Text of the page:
When I arrived in Roseau around 5 a.m. to participate in the Dominica Carnival annual predawn celebration called J’ouvert (pronounced joo-vay) , the streets of the city were filled with revellers. Many of them were in disguise or at least, dressed very differently than one might expect. Some had formed small bands, and were wearing the same type of costume. They really captured the attention of admiring onlookers. Others were dressed in any old thing, including pyjamas, underwear and very short shorts. It’s the bacchanal, after all! But in keeping with Carnival traditions, plentiful groups of brightly costumed Sensays added to the magical aura of this celebration on the dimly lit streets.
This year, a number of lapo kabwit bands, (the drums were
originally made from goat skin),with modern and traditional percussive instruments and horns of all types kept everyone ‘chipping’ (a fast walk) to the beat on the pre-established parade route. I delighted in admiring the costumes and the cheerful ambiance of the participants. I did not notice many by-standers,other than those situated on porches and balconies. In my view, almost EVERYONE was on the street, enjoying themselves immensely – seemingly catching hold of authentic Carnival ‘vibrations’.
Just before 6:30 a.m., I noticed the sky lightening up over the mountains to the east: almost daybreak! This is the time of J’ouvert when I can actually feel the spirits of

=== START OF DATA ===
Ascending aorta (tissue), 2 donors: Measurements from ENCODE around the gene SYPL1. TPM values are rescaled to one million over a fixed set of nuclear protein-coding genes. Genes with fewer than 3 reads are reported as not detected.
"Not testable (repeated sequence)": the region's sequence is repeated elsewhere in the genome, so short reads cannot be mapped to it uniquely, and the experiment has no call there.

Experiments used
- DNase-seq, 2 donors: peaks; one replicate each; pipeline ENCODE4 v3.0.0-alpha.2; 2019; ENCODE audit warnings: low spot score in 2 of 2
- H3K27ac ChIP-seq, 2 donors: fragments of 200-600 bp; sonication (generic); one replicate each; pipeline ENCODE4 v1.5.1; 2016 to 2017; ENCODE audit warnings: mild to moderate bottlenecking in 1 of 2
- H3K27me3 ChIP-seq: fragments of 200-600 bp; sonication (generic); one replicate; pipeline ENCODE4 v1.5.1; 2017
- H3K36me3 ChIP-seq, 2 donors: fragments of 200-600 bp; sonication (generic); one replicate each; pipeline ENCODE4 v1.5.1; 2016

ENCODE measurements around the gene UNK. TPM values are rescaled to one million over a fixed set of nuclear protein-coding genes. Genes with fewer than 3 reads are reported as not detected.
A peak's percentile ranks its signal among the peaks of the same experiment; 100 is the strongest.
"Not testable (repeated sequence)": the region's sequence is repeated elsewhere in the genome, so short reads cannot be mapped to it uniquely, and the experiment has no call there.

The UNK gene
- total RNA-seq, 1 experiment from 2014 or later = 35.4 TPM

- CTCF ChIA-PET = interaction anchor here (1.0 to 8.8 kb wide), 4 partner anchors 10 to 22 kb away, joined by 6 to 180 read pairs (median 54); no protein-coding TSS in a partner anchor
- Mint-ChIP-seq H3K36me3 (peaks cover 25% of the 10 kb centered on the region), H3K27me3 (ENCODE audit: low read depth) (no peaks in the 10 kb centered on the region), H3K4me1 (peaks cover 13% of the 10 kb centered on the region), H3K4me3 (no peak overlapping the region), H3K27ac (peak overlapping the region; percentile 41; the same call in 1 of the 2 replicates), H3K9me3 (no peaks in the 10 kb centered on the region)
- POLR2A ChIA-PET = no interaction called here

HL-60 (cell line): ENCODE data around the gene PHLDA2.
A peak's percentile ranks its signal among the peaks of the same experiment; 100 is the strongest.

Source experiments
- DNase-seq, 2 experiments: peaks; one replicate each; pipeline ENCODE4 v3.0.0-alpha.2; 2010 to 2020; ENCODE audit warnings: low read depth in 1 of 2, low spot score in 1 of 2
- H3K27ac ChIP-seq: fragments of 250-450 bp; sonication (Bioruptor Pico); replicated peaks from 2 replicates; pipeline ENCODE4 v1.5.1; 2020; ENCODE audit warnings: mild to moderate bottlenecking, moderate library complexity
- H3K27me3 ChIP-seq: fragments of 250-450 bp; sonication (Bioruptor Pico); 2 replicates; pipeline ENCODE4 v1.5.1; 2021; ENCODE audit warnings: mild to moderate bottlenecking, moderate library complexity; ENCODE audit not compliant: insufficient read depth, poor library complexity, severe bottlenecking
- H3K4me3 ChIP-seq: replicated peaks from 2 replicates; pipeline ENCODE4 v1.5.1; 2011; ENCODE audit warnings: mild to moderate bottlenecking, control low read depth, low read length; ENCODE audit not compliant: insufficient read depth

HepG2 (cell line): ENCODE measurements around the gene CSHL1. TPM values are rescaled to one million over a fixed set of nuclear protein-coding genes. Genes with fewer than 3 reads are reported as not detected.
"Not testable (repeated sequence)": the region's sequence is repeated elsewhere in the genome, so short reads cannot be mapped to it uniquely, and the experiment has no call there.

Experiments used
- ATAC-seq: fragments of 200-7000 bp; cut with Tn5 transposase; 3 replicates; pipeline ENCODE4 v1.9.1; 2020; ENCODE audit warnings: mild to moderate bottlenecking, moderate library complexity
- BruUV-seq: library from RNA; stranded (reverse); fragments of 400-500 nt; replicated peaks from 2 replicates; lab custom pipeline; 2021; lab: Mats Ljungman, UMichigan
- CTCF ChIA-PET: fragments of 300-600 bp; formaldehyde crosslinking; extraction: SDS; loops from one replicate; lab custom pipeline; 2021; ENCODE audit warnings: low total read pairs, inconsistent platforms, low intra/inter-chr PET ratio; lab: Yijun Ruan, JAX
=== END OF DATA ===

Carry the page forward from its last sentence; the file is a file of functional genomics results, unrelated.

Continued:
Carnivals past descending from the hills and infusing everyone who cares to ponder about this ancient ritual with a little intrigue and appreciation for the magic and mystery that represents the true meaing of Carnival. If this concept sounds a little far-fetched, well, you have to be here to appreciate my meaning! I am sure friend Jen, who has ‘jumped J’ouvert’ with me before has a good idea of what I am trying to say! You can read about our earlier fun-filled experience here.
In the full daylight of this Carnival Monday, I abandoned the streets and enjoyed a Viennese coffee along with a feta and egg crepe at the Cat Café, located upstairs at 50 King George V Street. I appreciated this tasteful French inspired meal, and was grateful to have a front row seat on the porch. Of course, it wasn’t over yet – in fact, Carnival street festivities had only just begun.
From 7 a.m., huge hi-fi trucks with mega-amplified sound systems and some local bands appeared as if out of nowhere, with hundreds of weary but ecstatic fans immersing themselves in the blasting, pounding sound that could only infuse the spirit of Carnival into one’s soul.
After I finished my delicious breakfast, I leaned against the railing, and moved my body to the incessant beat of the passing hi-fi trucks. I enveloped myself in the vibrant ambience of a memorable morning, unlike any other, because I had willingly succumbed to the
magic of J’ouvert in Dominica.
Many thanks to Mylène, proprietor Cat Café, for the early opening, delicious food and available porch for my Carnival enjoyment. Also, big up to Melinda, who willingly took photos of me and served up the wonderful meal.
Here’s a glimpse of some of the faces on the road:
The musicians kept us moving to the incessant beat:
There were traditional Sensays with a colourful twist:
Some of the ‘trucks’ on the road:
Revellers filled the streets as dawn arrived on the Nature Island: